Gunns Ltd’s proposed $1.5 billion pulp mill in the Tamar Valley is shaping up as a big federal election issue after the cowboy tree lopper walked away from the tortuous approval process put up by the federal and state governments.

The pulp mill review process appears to have been a complete debacle, especially when you compare it with Bob Carr’s generous deal to get Dick Pratt’s Tumut mill up and running a few years back. It is clear that a decision needs to be made one way or the other – a two-year review is an absolute joke. That said, Paul Lennon’s kow-towing to Gunns is a dreadful look and the company hasn’t been overly helpful in providing timely information.

It’s worth noting exactly who are the largest shareholders in Gunns:

Perpetual: 14.85%

Concord Capital: 11.79%

Suncorp: 7.2%

John Gay: 5.27%

Deutsche Bank: 5.14%

Morgan Stanley: 5.06%

Capital Group: 5.04%

Executive chairman John Gay runs the company as if he owns a majority of the shares when, truth be known, he is completely beholden to the six largest instituational shareholders who together control 49%. It’s time this group stood up and took a position.

Perpetual’s senior portfolio manager Matt Williams emailed last week to say the funds management giant “fully support Gunns and their operations in Tasmania”.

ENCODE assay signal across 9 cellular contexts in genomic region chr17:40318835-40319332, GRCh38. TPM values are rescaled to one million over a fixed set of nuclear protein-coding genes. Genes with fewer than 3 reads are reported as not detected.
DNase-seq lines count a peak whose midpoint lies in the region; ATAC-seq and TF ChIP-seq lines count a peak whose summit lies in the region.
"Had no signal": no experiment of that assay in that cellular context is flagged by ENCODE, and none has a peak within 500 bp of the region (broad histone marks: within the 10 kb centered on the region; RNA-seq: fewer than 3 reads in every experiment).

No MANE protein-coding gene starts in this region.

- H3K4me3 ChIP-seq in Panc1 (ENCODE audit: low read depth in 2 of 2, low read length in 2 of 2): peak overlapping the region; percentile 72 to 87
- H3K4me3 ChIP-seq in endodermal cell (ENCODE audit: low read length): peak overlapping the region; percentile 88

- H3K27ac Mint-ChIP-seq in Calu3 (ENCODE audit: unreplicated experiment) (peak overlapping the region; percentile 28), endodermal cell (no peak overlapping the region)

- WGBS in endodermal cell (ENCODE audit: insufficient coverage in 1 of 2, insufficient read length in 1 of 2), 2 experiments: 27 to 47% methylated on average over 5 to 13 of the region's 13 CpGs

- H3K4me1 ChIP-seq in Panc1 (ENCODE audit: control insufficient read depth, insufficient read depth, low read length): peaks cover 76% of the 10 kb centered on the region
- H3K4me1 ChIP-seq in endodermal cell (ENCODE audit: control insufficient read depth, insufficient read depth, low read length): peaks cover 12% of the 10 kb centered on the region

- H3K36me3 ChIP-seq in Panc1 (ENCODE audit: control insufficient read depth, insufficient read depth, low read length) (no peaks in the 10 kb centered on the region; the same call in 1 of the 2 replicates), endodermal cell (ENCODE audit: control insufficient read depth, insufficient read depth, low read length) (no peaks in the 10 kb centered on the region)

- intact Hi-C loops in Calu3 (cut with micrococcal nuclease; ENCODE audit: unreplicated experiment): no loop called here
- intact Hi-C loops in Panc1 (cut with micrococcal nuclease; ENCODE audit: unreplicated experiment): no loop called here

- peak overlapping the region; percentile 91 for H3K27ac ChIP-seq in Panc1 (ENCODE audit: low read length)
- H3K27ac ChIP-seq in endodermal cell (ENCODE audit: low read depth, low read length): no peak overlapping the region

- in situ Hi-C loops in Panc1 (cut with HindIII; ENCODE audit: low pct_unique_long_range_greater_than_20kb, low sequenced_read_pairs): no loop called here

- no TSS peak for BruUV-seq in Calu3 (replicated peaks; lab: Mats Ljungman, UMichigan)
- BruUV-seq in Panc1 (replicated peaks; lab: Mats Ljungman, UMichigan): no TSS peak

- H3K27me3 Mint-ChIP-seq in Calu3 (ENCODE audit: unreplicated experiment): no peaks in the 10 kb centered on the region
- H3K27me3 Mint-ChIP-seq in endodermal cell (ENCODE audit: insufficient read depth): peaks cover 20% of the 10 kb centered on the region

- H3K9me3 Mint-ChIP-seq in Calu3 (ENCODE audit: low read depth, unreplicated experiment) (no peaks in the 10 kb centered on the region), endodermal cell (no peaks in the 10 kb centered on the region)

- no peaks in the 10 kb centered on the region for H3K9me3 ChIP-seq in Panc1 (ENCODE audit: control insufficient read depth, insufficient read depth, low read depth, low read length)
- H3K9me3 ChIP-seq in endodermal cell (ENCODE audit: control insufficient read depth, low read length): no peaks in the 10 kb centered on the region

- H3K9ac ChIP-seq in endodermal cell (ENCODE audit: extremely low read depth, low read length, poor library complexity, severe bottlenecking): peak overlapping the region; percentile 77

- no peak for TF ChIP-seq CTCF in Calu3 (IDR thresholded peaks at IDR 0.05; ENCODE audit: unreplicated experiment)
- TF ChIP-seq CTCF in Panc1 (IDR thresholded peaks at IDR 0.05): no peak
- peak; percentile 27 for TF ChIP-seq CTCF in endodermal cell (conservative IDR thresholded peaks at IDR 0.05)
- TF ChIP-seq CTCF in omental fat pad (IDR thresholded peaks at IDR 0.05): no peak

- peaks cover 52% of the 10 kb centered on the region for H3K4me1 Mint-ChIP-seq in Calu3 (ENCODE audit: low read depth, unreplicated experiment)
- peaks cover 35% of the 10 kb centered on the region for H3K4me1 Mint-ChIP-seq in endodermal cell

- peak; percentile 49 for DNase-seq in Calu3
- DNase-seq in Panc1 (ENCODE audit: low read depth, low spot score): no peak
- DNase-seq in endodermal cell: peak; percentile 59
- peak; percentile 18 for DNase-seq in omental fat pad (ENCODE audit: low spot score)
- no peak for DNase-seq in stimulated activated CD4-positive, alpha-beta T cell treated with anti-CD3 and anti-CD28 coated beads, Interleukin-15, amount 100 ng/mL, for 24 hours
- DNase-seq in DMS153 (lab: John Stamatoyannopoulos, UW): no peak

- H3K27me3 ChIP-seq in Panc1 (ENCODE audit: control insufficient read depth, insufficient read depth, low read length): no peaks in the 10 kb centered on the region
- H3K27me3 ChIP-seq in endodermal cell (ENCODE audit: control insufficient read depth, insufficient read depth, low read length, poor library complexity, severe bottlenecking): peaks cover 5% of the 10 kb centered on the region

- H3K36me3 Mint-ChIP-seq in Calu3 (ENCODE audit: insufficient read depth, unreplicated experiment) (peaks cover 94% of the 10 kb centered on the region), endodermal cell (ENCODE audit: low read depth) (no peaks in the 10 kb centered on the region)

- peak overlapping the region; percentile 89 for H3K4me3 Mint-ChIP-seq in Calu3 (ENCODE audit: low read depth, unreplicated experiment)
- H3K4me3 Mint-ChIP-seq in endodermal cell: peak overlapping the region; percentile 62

Yes, but what about the company’s appalling corporate governance? Why don’t the institutions insist on an independent chairman? How can they support the scatter gun litigation against politicians and green activists alike when it appears to be a dreadful waste of shareholder funds that has so far only yielded embarrassing legal rebuffs?

Gunns shares have leapt from $2.72 to a four-week high of $3.05 since the withdrawal decision on 14 March, pushing the company’s market capitalisation back above $1 billion. Whilst some have interpreted this as confidence about an expedited approval process, others believe Gunns is far more valuable without all the risks associated with the project.

It’s not often that a $1 billion company attempts a $1.5 billion project so there would have to be some serious debt and equity capital raised. A dodgy approval process from a discredited Tasmanian Labor government would crank up the political, environmental, financial and reputational risks for all concerned. And that includes the passive institutions who need to take a more active interest in developments.

Peter Fray

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